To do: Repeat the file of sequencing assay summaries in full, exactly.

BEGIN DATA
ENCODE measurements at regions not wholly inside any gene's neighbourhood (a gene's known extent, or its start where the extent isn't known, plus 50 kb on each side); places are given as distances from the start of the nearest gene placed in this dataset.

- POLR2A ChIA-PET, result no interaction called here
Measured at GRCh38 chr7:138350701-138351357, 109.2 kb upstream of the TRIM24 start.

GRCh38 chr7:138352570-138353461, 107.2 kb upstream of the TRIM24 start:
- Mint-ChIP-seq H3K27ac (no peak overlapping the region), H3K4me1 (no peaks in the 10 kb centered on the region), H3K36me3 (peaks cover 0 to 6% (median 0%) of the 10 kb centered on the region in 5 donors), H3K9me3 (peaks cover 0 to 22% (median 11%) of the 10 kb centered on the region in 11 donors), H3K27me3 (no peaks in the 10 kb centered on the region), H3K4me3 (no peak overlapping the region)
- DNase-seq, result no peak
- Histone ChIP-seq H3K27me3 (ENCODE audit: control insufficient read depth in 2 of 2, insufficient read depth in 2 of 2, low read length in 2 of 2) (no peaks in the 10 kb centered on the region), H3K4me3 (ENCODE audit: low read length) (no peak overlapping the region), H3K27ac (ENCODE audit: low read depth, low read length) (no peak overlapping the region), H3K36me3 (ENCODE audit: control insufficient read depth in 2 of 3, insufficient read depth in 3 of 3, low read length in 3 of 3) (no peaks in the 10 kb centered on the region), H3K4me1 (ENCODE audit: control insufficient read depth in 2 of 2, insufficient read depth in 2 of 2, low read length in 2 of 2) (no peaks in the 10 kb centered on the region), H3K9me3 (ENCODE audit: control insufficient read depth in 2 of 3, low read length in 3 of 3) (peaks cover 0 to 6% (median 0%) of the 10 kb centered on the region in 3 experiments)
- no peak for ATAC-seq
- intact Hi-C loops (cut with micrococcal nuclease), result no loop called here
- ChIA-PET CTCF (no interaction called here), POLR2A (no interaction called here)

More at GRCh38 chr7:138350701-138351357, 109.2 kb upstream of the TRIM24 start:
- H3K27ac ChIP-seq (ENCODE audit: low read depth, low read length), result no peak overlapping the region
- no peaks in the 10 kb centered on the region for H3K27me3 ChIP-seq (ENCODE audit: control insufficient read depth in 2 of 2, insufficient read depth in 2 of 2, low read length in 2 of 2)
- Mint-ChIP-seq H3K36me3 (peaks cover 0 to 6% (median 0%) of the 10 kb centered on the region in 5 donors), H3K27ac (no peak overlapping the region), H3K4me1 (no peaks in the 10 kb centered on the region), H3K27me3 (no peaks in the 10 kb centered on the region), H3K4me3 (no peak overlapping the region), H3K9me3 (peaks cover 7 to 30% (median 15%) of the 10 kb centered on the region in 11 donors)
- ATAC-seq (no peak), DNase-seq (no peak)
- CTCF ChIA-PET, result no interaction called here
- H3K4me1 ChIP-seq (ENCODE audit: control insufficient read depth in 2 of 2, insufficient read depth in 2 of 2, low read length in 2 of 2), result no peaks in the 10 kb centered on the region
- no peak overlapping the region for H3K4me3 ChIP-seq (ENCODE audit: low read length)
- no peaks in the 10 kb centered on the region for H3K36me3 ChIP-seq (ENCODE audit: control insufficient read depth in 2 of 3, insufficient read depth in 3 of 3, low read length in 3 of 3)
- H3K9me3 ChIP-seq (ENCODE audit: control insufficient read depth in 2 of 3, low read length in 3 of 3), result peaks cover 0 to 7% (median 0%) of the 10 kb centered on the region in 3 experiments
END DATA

ENCODE measurements at regions not wholly inside any gene's neighbourhood (a gene's known extent, or its start where the extent isn't known, plus 50 kb on each side); places are given as distances from the start of the nearest gene placed in this dataset.

- POLR2A ChIA-PET, result no interaction called here
Measured at GRCh38 chr7:138350701-138351357, 109.2 kb upstream of the TRIM24 start.

GRCh38 chr7:138352570-138353461, 107.2 kb upstream of the TRIM24 start:
- Mint-ChIP-seq H3K27ac (no peak overlapping the region), H3K4me1 (no peaks in the 10 kb centered on the region), H3K36me3 (peaks cover 0 to 6% (median 0%) of the 10 kb centered on the region in 5 donors), H3K9me3 (peaks cover 0 to 22% (median 11%) of the 10 kb centered on the region in 11 donors), H3K27me3 (no peaks in the 10 kb centered on the region), H3K4me3 (no peak overlapping the region)
- DNase-seq, result no peak
- Histone ChIP-seq H3K27me3 (ENCODE audit: control insufficient read depth in 2 of 2, insufficient read depth in 2 of 2, low read length in 2 of 2) (no peaks in the 10 kb centered on the region), H3K4me3 (ENCODE audit: low read length) (no peak overlapping the region), H3K27ac (ENCODE audit: low read depth, low read length) (no peak overlapping the region), H3K36me3 (ENCODE audit: control insufficient read depth in 2 of 3, insufficient read depth in 3 of 3, low read length in 3 of 3) (no peaks in the 10 kb centered on the region), H3K4me1 (ENCODE audit: control insufficient read depth in 2 of 2, insufficient read depth in 2 of 2, low read length in 2 of 2) (no peaks in the 10 kb centered on the region), H3K9me3 (ENCODE audit: control insufficient read depth in 2 of 3, low read length in 3 of 3) (peaks cover 0 to 6% (median 0%) of the 10 kb centered on the region in 3 experiments)
- no peak for ATAC-seq
- intact Hi-C loops (cut with micrococcal nuclease), result no loop called here
- ChIA-PET CTCF (no interaction called here), POLR2A (no interaction called here)

More at GRCh38 chr7:138350701-138351357, 109.2 kb upstream of the TRIM24 start:
- H3K27ac ChIP-seq (ENCODE audit: low read depth, low read length), result no peak overlapping the region
- no peaks in the 10 kb centered on the region for H3K27me3 ChIP-seq (ENCODE audit: control insufficient read depth in 2 of 2, insufficient read depth in 2 of 2, low read length in 2 of 2)
- Mint-ChIP-seq H3K36me3 (peaks cover 0 to 6% (median 0%) of the 10 kb centered on the region in 5 donors), H3K27ac (no peak overlapping the region), H3K4me1 (no peaks in the 10 kb centered on the region), H3K27me3 (no peaks in the 10 kb centered on the region), H3K4me3 (no peak overlapping the region), H3K9me3 (peaks cover 7 to 30% (median 15%) of the 10 kb centered on the region in 11 donors)
- ATAC-seq (no peak), DNase-seq (no peak)
- CTCF ChIA-PET, result no interaction called here
- H3K4me1 ChIP-seq (ENCODE audit: control insufficient read depth in 2 of 2, insufficient read depth in 2 of 2, low read length in 2 of 2), result no peaks in the 10 kb centered on the region
- no peak overlapping the region for H3K4me3 ChIP-seq (ENCODE audit: low read length)
- no peaks in the 10 kb centered on the region for H3K36me3 ChIP-seq (ENCODE audit: control insufficient read depth in 2 of 3, insufficient read depth in 3 of 3, low read length in 3 of 3)
- H3K9me3 ChIP-seq (ENCODE audit: control insufficient read depth in 2 of 3, low read length in 3 of 3), result peaks cover 0 to 7% (median 0%) of the 10 kb centered on the region in 3 experiments